Flanders postpones Mobility Center launch
The launch of the Mobility Center, which was to provide customized transport in Flanders as of 1 January 2022, has been postponed. That is what Mobility Minister, Lydia Peeters (Open Vld), said in the Flemish Parliament on Thursday.
One of the failed candidates for the operation of the Mobility Center has filed a request for suspension by extreme urgency with the Council of State. “The start of the Mobility Center on 1 January 2022 is no longer feasible due to this procedure,” said Minister Peeters.
Starting next year, the on-call bus would be replaced by a mix of public and private means of transport, such as taxis, neighborhood buses, shuttles, and shared cars. The transport of people with a physical disability and pupils in special education also fall under this new system.
All these journeys have to be booked at the Mobility Center, a kind of umbrella taxi center or combi-mobility center for the whole of Flanders in the context of basic accessibility.
In time, the Mobility Center will be responsible for informing travelers about public transport in Flanders, mapping out routes, and purchasing tickets for public transport. The center will be accessible via an app, website, and call center.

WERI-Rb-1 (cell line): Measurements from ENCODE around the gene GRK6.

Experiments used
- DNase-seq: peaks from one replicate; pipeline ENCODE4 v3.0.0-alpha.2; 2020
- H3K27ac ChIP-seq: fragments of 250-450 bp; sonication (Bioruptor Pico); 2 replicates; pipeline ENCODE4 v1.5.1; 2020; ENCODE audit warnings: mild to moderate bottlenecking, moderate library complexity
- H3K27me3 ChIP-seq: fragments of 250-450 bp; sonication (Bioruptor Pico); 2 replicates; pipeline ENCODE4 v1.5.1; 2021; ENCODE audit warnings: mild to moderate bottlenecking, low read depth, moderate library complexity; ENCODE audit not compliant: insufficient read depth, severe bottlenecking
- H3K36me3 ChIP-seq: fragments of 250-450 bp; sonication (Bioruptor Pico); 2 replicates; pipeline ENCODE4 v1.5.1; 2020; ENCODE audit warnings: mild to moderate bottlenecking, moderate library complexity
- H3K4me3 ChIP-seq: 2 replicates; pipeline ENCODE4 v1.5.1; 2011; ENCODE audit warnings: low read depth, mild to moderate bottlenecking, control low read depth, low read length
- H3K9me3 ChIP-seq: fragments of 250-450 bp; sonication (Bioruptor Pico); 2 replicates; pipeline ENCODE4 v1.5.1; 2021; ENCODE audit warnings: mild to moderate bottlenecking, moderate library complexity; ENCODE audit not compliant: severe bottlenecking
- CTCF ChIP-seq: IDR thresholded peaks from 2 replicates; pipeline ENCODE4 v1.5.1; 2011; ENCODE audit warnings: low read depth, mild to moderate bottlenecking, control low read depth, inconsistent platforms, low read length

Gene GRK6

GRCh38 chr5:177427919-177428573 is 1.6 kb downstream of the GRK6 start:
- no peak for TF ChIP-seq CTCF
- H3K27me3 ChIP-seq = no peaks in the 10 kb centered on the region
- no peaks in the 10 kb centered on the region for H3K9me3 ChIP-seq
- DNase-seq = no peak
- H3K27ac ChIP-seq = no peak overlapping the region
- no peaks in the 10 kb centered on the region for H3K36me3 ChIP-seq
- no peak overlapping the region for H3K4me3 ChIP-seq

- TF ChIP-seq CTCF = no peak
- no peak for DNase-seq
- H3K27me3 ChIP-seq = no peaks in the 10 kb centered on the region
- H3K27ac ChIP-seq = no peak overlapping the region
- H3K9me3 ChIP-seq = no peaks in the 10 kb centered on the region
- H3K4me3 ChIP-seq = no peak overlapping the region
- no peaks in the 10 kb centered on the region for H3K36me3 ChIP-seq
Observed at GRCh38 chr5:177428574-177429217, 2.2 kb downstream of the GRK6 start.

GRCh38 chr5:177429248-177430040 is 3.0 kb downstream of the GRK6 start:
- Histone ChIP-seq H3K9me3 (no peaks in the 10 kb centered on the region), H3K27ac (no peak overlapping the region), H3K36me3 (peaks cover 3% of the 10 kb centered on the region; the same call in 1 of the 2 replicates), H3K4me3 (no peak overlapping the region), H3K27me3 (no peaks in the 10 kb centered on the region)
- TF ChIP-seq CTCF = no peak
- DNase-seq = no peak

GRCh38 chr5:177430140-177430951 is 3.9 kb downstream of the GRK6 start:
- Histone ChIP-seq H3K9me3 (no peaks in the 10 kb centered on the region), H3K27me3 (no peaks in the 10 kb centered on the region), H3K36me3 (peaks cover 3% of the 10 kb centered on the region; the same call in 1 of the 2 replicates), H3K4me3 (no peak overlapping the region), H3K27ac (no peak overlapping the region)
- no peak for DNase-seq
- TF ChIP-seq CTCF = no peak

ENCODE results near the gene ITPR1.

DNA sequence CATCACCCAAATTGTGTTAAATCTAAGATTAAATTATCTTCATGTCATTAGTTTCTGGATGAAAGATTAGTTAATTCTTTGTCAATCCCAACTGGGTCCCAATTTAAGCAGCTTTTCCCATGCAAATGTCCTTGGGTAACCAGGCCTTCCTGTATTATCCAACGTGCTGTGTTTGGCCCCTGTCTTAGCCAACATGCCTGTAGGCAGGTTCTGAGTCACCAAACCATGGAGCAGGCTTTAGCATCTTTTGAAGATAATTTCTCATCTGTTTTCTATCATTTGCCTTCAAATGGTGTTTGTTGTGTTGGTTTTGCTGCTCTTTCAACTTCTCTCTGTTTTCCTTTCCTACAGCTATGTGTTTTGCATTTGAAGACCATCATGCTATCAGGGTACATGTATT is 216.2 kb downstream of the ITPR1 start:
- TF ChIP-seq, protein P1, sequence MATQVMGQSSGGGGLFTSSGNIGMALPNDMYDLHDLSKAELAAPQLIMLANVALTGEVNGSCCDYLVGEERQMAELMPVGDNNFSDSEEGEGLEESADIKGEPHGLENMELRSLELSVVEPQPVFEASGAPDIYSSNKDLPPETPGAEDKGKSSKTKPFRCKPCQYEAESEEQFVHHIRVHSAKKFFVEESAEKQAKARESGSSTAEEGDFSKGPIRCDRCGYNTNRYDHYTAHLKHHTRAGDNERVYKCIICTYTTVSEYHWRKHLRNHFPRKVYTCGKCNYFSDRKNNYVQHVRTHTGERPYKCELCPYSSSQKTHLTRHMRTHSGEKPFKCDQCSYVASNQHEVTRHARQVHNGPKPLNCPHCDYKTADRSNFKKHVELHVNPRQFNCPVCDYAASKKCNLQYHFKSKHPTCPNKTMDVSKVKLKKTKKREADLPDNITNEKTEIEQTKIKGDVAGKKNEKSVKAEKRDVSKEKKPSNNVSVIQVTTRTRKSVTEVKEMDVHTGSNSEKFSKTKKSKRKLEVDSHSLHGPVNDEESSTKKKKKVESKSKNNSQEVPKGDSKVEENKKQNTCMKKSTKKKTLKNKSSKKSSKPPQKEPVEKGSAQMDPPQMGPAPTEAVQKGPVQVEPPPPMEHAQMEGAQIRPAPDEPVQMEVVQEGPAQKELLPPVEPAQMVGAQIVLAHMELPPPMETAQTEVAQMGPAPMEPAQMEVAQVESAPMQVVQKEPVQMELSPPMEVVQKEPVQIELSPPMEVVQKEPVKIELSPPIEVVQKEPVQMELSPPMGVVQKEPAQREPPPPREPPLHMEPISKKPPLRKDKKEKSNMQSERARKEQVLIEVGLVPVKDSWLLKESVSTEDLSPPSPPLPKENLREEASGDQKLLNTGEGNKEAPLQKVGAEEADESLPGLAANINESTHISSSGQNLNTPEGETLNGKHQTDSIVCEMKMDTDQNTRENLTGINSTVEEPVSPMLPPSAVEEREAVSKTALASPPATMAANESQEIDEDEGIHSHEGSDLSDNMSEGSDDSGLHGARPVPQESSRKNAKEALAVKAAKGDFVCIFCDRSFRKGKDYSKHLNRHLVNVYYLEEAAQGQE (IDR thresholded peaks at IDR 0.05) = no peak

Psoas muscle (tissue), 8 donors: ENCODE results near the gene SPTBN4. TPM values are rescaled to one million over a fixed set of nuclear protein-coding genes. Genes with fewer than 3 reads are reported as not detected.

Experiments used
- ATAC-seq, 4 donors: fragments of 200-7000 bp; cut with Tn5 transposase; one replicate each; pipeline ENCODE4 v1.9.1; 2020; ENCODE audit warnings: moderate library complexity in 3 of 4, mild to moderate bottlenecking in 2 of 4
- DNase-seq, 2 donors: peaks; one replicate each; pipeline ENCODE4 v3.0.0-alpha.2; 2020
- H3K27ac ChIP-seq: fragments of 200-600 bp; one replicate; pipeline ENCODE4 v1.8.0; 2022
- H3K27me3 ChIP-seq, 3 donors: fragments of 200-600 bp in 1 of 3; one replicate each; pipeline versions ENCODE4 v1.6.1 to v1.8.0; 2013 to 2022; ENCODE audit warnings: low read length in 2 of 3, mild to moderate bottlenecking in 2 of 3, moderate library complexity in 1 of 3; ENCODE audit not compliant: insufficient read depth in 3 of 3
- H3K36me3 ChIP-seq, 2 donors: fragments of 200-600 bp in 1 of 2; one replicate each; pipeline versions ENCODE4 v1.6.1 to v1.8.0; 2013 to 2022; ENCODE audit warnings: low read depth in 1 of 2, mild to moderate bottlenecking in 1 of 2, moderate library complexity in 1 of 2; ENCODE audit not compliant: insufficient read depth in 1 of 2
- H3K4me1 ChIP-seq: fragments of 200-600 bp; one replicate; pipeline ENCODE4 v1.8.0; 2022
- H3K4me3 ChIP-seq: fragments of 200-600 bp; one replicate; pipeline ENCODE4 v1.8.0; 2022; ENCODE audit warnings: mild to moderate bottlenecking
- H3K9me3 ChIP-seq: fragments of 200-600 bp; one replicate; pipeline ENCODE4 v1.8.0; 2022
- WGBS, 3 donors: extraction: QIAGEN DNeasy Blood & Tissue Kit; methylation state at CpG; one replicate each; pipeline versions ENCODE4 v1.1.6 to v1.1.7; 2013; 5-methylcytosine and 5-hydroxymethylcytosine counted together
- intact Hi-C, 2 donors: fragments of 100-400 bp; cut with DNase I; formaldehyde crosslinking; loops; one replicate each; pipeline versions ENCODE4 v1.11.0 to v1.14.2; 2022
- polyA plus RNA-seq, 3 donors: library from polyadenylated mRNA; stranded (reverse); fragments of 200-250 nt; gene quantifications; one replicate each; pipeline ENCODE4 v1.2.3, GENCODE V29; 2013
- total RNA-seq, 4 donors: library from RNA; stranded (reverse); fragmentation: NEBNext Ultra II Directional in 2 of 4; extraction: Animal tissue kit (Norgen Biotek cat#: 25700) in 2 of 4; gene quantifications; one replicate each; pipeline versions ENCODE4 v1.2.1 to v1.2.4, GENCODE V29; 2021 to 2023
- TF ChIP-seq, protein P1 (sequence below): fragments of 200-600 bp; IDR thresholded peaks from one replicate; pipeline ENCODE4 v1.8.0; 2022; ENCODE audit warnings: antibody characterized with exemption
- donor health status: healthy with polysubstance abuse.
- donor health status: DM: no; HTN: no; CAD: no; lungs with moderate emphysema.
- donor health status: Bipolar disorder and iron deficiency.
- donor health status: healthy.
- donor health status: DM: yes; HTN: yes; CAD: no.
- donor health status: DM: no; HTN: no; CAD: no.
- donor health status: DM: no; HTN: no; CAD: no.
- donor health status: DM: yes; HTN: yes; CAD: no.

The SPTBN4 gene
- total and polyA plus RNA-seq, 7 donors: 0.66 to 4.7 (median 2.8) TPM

Contest of the decision
A call for tenders was issued to operate this Center. Flemish public transport company, De Lijn, dropped out earlier, after which four interested parties remained. On 2 April, the government awarded the operation to one of those candidates. A standstill then commenced, allowing the losers to contest the decision.
One of them indeed submitted a petition for suspension by extreme urgency to the Council of State. On 21 April, an official notification was received from the Council of State that the meeting on this dossier will take place on 4 May. It is expected that the Council will mean the decision one week later.
“Even if the Council of State does not proceed to a suspension, it will lead to a delay anyway,” says Peeters, who could not communicate about the content of the petition. “I can’t give a new timing yet either because I don’t know what the Council of State will decide and whether there will be other proceedings pending.”
“The late tender for the Mobility Center is an example of bad governance, which is now exploding in the minister’s face,” said Stijn Bex of opposition party Groen. He called on the minister to immediately postpone the entry into force of the basic accessibility decree by one year.
“Minister Peeters must now take a year to look at where extra buses and trams are needed and to reinforce customized transport with an extra resource. Only then can basic accessibility be a success.”
Earlier, the Association of Flemish Cities and Municipalities (VVSG) had also requested a six-month postponement because they feared they would not be ready in time.
For the Mobility Center, Flanders is divided into 15 transport regions that had to draw up transport plans. In Mid-March, local authorities were already concerned about the “tight timing” of the process.
The introduction of basic accessibility was originally planned for the beginning of 2021. Still, due to all sorts of delays and problems, Minister Peeters already postponed it by a year to January 2022.